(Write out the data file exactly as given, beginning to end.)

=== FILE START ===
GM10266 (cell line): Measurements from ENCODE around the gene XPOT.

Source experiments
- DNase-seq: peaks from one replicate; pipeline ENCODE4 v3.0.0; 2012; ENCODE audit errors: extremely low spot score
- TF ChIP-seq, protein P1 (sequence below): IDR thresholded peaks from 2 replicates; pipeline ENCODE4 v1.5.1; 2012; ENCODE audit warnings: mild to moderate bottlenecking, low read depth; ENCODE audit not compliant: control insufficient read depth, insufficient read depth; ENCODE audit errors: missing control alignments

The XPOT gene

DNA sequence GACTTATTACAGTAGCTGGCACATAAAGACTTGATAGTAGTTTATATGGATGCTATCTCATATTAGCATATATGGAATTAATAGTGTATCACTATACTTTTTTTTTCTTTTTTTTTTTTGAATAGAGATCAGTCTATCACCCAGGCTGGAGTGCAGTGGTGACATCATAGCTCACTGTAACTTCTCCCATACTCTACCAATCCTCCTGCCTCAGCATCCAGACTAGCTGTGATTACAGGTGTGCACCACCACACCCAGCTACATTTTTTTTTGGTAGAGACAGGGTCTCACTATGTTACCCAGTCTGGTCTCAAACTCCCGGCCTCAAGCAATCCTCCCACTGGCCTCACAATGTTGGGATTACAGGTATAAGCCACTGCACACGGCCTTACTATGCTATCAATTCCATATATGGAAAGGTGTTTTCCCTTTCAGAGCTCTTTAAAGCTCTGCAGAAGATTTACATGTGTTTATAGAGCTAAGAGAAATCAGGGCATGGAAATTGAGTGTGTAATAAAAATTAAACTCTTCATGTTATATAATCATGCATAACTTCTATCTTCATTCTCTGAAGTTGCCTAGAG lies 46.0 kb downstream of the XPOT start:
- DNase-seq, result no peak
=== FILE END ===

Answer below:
GM10266 (cell line): Measurements from ENCODE around the gene XPOT.

Source experiments
- DNase-seq: peaks from one replicate; pipeline ENCODE4 v3.0.0; 2012; ENCODE audit errors: extremely low spot score
- TF ChIP-seq, protein P1 (sequence below): IDR thresholded peaks from 2 replicates; pipeline ENCODE4 v1.5.1; 2012; ENCODE audit warnings: mild to moderate bottlenecking, low read depth; ENCODE audit not compliant: control insufficient read depth, insufficient read depth; ENCODE audit errors: missing control alignments

The XPOT gene

DNA sequence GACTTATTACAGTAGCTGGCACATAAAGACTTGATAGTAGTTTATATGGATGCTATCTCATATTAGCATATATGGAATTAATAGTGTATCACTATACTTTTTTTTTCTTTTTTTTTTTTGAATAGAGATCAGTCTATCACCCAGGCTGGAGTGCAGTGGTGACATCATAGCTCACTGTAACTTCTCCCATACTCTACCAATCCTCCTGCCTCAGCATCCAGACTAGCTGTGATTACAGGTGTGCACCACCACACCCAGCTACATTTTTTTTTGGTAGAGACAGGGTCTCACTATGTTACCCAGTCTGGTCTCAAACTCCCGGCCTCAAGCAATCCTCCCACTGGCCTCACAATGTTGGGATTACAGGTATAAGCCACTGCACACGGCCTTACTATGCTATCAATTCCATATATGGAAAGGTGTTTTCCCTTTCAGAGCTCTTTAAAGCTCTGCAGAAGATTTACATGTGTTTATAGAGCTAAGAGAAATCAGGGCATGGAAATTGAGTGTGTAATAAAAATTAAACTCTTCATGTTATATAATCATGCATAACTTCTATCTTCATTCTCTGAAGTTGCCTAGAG lies 46.0 kb downstream of the XPOT start:
- DNase-seq, result no peak